“Shared Life” Heals

Dr. Bruce Larson, a wellness author, once shared about a psychiatrist who wrote of the value of “shared life.”  The psychiatrist observed that this kind of emotional hunger is present in all, whether consciously or unconsciously.

Present-day medicine and psychology underscores this therapeutic factor. It means a life of community, belonging, and accountability.

Studies show that many of our mental and emotional dependency problems get to be resolved when with people whom we care about.

In much earlier times, there was virtually no hope for the hard-core alcoholic or addict. Then came the arrival of AA.

 For over 50 years to the present, the success of AA or Alcoholics Anonymous in helping people effectively overcome alcoholic dependency has become well known.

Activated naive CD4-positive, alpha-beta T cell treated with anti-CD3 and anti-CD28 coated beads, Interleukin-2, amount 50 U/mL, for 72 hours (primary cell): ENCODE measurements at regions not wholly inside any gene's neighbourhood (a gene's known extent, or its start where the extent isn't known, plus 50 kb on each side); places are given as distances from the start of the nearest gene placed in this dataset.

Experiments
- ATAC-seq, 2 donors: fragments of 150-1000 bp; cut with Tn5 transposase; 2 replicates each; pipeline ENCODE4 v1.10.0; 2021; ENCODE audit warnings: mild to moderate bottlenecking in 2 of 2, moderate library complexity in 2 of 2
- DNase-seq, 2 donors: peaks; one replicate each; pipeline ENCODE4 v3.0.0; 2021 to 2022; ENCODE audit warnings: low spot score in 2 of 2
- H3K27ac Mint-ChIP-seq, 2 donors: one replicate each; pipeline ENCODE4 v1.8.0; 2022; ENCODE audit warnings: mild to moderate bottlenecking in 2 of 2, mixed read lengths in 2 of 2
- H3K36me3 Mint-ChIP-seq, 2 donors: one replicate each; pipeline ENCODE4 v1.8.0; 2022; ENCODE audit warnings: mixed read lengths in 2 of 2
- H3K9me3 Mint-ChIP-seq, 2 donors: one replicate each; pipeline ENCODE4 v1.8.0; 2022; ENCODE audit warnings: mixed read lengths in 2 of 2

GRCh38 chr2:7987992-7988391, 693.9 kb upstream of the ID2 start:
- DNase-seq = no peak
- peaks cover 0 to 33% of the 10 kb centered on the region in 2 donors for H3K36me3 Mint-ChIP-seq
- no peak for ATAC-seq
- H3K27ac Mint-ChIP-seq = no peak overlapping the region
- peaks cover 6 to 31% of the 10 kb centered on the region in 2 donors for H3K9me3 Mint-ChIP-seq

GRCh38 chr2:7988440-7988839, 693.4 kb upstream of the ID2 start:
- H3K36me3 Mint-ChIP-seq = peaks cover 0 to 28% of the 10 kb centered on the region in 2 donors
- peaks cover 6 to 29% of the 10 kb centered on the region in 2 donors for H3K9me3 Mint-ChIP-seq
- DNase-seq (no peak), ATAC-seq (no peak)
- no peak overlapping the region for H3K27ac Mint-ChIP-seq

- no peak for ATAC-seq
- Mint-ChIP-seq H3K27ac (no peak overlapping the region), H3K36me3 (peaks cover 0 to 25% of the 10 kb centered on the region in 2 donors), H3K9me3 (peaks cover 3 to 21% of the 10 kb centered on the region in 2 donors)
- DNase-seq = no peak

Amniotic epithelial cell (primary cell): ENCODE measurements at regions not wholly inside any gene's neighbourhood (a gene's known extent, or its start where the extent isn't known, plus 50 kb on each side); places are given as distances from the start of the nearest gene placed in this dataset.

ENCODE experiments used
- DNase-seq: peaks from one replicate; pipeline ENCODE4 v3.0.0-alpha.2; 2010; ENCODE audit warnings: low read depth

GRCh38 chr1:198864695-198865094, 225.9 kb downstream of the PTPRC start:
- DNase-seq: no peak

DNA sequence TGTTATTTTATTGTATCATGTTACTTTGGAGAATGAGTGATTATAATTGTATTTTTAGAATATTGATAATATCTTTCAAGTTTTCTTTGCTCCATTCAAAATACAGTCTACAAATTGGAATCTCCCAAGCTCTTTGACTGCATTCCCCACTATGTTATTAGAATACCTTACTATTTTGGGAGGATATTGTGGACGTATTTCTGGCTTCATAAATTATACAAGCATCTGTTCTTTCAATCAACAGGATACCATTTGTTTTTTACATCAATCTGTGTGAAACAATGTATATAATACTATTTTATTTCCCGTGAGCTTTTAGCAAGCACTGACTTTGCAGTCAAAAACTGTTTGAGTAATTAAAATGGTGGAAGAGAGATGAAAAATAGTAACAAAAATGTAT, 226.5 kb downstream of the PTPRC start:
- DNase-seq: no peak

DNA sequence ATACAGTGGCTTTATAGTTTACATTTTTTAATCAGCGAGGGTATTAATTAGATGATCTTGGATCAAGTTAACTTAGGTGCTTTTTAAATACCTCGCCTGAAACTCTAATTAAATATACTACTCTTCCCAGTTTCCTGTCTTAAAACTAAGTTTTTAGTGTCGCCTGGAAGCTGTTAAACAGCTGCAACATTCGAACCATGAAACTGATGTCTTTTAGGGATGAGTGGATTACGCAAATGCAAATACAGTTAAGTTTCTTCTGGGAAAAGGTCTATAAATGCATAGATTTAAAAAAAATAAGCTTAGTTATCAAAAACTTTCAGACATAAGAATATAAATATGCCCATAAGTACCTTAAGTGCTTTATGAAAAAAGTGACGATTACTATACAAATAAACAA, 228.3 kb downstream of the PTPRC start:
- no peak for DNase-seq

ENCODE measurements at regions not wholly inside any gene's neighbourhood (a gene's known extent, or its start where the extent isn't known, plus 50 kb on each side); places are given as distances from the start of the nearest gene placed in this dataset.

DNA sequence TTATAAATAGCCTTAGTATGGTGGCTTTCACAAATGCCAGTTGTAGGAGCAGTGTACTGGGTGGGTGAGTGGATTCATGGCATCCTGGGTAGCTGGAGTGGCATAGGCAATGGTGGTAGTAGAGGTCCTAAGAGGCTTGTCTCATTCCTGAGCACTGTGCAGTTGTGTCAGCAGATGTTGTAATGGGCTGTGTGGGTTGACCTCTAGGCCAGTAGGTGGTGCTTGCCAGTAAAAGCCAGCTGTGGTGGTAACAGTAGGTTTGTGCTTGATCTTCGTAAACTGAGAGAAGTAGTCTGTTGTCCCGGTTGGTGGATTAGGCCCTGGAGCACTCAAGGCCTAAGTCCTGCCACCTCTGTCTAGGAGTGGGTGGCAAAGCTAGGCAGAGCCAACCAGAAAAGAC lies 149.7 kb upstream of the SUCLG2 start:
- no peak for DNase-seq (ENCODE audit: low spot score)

A major thrust of AA is finding healing and wholeness by using the love and power of a Higher Power in the setting of group “shared life” for accountability, community, and belonging.

Psychologists tell us about the psychological  “fear of abandonment.” Since infancy, this fear operates  and never leaves us. 

It’s a well understood aspect of human nature. Whether cold or warm, hungry or lonely, we all want to know that someone will respond.

You remove or damage that “shared life” nature of us, you cause bizarre behavior. Thoughts and feelings are distorted when one gets essentially disconnected from others.

“Shared life” heals. Everyone of us need others to help us be and remain whole in our lives.